Las Vegas: Authentically Unauthentic


I recently spent a long weekend in Las Vegas. The buffets were outstanding, the weather warm and pleasant, and the hotels stunning. (I hadn't been there in probably 10 years — a lot has changed.) But the main reason Las Vegas was a surprisingly relaxing city to spend time in is because it is a city that's authentically unauthentic.

When you visit New York City, you worry about whether you are being a tourist, about whether you are doing as the locals do. Same with visiting Paris, Rome, London. But in Las Vegas, everybody is a tourist. Anybody who's not a tourist works in the tourism/hospitality industry. There is no real thing. It's fake all the way to the bottom. The very idea of a sprawling, water guzzling city that sits in the middle of barren desert is too absurd to take seriously.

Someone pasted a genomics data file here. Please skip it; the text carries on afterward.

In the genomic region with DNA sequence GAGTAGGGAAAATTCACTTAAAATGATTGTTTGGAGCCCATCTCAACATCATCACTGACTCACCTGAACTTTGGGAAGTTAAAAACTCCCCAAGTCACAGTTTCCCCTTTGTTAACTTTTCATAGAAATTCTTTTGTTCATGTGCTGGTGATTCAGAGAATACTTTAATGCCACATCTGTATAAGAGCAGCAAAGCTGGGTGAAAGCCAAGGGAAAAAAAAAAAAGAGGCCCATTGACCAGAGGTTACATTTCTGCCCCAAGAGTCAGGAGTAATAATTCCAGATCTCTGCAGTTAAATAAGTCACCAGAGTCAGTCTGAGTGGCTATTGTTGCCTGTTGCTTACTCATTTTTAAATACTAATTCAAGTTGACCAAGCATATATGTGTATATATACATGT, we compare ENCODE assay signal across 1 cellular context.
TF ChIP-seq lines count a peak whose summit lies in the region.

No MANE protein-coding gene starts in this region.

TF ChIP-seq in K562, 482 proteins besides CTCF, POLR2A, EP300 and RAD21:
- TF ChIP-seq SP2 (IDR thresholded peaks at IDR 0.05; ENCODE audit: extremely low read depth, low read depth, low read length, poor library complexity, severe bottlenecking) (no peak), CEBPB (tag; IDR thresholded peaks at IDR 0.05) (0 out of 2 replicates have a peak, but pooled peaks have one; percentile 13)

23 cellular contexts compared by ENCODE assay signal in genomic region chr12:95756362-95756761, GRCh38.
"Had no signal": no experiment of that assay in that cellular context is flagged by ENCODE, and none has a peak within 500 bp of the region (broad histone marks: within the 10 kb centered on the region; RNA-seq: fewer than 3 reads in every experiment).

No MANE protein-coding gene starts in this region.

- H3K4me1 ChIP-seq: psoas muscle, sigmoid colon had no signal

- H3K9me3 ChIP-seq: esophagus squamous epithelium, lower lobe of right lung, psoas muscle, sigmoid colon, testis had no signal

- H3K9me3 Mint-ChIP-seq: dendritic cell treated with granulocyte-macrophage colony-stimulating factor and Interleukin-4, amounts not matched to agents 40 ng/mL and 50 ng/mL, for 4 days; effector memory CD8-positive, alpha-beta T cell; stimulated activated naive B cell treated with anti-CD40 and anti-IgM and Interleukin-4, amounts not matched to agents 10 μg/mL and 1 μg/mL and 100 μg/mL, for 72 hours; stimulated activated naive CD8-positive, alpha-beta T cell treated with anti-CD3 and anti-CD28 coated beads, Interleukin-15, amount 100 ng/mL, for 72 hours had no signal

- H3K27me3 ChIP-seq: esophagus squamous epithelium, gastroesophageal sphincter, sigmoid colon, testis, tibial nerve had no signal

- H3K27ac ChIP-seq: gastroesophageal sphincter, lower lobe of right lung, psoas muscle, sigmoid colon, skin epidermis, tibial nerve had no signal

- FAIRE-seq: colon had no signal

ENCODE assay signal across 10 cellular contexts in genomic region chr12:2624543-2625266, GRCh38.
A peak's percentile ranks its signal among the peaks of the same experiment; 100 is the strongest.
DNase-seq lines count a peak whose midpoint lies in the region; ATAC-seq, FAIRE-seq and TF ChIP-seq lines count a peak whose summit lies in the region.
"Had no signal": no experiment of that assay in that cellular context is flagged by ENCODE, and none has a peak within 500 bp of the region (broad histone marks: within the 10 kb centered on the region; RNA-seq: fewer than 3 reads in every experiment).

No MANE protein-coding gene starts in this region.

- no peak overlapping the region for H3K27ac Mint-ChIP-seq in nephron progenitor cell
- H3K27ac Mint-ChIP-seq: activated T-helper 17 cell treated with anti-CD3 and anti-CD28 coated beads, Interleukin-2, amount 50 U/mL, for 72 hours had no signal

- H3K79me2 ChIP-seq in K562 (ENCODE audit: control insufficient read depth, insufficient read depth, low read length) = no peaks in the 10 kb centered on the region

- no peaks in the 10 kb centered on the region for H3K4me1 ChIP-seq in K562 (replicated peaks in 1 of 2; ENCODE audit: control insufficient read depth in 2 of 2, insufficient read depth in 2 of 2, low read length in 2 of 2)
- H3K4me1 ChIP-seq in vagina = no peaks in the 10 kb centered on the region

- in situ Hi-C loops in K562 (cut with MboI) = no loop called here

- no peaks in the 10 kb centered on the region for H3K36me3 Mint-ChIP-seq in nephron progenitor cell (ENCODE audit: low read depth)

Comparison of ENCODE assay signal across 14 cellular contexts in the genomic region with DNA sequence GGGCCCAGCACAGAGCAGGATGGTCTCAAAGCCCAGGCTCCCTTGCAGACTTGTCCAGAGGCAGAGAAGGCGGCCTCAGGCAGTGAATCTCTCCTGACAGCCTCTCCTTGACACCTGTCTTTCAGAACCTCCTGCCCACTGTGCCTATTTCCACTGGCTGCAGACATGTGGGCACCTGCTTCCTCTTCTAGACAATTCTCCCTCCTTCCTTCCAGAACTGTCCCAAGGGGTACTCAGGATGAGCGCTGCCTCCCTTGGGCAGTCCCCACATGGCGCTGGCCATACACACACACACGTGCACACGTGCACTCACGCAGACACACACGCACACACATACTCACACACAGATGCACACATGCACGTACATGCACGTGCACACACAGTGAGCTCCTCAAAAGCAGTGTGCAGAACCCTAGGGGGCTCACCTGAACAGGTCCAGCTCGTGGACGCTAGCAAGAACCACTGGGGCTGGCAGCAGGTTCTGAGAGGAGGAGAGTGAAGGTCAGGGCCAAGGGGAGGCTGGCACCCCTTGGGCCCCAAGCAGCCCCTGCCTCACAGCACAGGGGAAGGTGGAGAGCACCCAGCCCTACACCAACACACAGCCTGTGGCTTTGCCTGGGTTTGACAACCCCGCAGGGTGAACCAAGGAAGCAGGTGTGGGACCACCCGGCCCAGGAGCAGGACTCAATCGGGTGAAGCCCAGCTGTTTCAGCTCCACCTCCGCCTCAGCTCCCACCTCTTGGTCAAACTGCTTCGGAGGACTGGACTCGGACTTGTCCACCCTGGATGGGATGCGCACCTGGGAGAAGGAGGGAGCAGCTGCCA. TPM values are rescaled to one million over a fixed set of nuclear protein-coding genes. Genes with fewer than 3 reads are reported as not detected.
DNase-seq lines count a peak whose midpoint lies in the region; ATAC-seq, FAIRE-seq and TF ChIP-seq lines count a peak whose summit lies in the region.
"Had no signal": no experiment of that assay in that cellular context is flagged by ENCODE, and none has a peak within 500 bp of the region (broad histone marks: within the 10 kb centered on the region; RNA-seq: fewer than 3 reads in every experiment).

There was no sin for me in Sin City, but I still found it a nice place to spend a few days in the winter to overeat, have my photo taken in front of the Effiel Tower, walk the strip, and lie by the pool.

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